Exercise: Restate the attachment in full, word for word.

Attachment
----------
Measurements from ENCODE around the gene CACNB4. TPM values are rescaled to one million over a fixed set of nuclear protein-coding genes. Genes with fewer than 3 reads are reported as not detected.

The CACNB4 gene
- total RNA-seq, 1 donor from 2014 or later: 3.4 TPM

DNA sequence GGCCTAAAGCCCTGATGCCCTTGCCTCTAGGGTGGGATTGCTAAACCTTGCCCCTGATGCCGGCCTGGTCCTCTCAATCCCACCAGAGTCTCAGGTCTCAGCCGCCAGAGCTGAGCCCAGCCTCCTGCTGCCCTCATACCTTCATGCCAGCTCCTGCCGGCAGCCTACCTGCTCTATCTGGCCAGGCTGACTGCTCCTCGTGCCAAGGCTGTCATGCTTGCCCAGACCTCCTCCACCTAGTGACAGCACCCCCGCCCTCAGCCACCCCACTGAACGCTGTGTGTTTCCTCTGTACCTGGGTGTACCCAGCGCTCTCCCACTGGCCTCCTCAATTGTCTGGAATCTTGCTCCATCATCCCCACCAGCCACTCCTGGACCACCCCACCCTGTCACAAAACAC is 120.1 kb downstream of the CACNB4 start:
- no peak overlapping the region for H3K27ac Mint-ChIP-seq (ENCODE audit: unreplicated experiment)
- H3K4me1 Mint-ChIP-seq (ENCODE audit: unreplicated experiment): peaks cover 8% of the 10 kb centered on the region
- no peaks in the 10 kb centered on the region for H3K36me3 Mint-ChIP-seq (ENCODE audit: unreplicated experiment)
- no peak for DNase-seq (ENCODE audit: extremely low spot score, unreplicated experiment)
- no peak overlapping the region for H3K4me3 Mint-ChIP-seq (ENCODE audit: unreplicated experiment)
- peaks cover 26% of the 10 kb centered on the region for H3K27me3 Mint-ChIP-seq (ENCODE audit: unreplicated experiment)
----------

Measurements from ENCODE around the gene CACNB4. TPM values are rescaled to one million over a fixed set of nuclear protein-coding genes. Genes with fewer than 3 reads are reported as not detected.

The CACNB4 gene
- total RNA-seq, 1 donor from 2014 or later: 3.4 TPM

DNA sequence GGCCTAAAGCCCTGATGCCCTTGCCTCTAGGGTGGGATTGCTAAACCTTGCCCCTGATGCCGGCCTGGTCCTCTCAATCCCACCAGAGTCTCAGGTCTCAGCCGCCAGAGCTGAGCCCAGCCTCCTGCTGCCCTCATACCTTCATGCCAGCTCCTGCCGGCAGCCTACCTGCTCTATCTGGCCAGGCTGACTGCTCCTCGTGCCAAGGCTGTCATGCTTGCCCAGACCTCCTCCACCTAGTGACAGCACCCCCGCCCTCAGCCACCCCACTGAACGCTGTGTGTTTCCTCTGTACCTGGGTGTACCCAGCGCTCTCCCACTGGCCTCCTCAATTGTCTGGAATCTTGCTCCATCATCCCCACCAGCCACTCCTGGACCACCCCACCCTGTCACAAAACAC is 120.1 kb downstream of the CACNB4 start:
- no peak overlapping the region for H3K27ac Mint-ChIP-seq (ENCODE audit: unreplicated experiment)
- H3K4me1 Mint-ChIP-seq (ENCODE audit: unreplicated experiment): peaks cover 8% of the 10 kb centered on the region
- no peaks in the 10 kb centered on the region for H3K36me3 Mint-ChIP-seq (ENCODE audit: unreplicated experiment)
- no peak for DNase-seq (ENCODE audit: extremely low spot score, unreplicated experiment)
- no peak overlapping the region for H3K4me3 Mint-ChIP-seq (ENCODE audit: unreplicated experiment)
- peaks cover 26% of the 10 kb centered on the region for H3K27me3 Mint-ChIP-seq (ENCODE audit: unreplicated experiment)